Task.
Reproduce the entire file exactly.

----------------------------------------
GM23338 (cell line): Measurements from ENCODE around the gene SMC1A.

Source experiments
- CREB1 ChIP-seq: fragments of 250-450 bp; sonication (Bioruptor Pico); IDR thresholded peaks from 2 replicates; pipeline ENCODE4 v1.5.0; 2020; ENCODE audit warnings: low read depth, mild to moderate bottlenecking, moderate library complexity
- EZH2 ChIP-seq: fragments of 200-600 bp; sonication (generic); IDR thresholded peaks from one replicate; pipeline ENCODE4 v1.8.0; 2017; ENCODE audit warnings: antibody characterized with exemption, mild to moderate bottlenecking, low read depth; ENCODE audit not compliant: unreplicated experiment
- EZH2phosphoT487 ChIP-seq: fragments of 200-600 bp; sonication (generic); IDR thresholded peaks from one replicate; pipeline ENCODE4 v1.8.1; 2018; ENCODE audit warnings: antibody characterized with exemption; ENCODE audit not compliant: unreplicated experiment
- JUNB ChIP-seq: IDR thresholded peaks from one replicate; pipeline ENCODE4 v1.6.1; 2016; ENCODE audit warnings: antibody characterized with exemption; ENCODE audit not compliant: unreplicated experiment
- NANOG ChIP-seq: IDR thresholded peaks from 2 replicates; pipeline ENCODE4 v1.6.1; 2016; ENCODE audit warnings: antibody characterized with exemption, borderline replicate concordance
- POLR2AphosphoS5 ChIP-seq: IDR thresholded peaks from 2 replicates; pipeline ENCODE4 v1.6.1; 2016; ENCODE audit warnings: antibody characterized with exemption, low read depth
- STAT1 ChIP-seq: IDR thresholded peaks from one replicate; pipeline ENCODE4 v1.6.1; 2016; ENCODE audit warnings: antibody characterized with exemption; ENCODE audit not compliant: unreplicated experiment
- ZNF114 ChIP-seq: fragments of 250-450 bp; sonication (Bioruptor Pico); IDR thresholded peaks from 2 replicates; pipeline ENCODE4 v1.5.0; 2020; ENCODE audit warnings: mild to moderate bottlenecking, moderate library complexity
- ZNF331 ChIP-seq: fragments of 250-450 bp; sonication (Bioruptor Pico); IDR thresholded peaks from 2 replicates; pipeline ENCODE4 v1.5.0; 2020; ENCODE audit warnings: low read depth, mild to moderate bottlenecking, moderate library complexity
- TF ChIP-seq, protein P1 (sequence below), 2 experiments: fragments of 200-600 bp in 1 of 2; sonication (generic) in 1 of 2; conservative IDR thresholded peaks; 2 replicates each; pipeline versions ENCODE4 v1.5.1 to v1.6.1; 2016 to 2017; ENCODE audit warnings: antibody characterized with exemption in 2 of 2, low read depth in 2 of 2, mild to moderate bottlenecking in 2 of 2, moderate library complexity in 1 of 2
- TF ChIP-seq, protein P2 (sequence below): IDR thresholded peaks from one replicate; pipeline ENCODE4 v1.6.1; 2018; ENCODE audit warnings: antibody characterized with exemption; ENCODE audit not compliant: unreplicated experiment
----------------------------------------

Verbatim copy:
GM23338 (cell line): Measurements from ENCODE around the gene SMC1A.

Source experiments
- CREB1 ChIP-seq: fragments of 250-450 bp; sonication (Bioruptor Pico); IDR thresholded peaks from 2 replicates; pipeline ENCODE4 v1.5.0; 2020; ENCODE audit warnings: low read depth, mild to moderate bottlenecking, moderate library complexity
- EZH2 ChIP-seq: fragments of 200-600 bp; sonication (generic); IDR thresholded peaks from one replicate; pipeline ENCODE4 v1.8.0; 2017; ENCODE audit warnings: antibody characterized with exemption, mild to moderate bottlenecking, low read depth; ENCODE audit not compliant: unreplicated experiment
- EZH2phosphoT487 ChIP-seq: fragments of 200-600 bp; sonication (generic); IDR thresholded peaks from one replicate; pipeline ENCODE4 v1.8.1; 2018; ENCODE audit warnings: antibody characterized with exemption; ENCODE audit not compliant: unreplicated experiment
- JUNB ChIP-seq: IDR thresholded peaks from one replicate; pipeline ENCODE4 v1.6.1; 2016; ENCODE audit warnings: antibody characterized with exemption; ENCODE audit not compliant: unreplicated experiment
- NANOG ChIP-seq: IDR thresholded peaks from 2 replicates; pipeline ENCODE4 v1.6.1; 2016; ENCODE audit warnings: antibody characterized with exemption, borderline replicate concordance
- POLR2AphosphoS5 ChIP-seq: IDR thresholded peaks from 2 replicates; pipeline ENCODE4 v1.6.1; 2016; ENCODE audit warnings: antibody characterized with exemption, low read depth
- STAT1 ChIP-seq: IDR thresholded peaks from one replicate; pipeline ENCODE4 v1.6.1; 2016; ENCODE audit warnings: antibody characterized with exemption; ENCODE audit not compliant: unreplicated experiment
- ZNF114 ChIP-seq: fragments of 250-450 bp; sonication (Bioruptor Pico); IDR thresholded peaks from 2 replicates; pipeline ENCODE4 v1.5.0; 2020; ENCODE audit warnings: mild to moderate bottlenecking, moderate library complexity
- ZNF331 ChIP-seq: fragments of 250-450 bp; sonication (Bioruptor Pico); IDR thresholded peaks from 2 replicates; pipeline ENCODE4 v1.5.0; 2020; ENCODE audit warnings: low read depth, mild to moderate bottlenecking, moderate library complexity
- TF ChIP-seq, protein P1 (sequence below), 2 experiments: fragments of 200-600 bp in 1 of 2; sonication (generic) in 1 of 2; conservative IDR thresholded peaks; 2 replicates each; pipeline versions ENCODE4 v1.5.1 to v1.6.1; 2016 to 2017; ENCODE audit warnings: antibody characterized with exemption in 2 of 2, low read depth in 2 of 2, mild to moderate bottlenecking in 2 of 2, moderate library complexity in 1 of 2
- TF ChIP-seq, protein P2 (sequence below): IDR thresholded peaks from one replicate; pipeline ENCODE4 v1.6.1; 2018; ENCODE audit warnings: antibody characterized with exemption; ENCODE audit not compliant: unreplicated experiment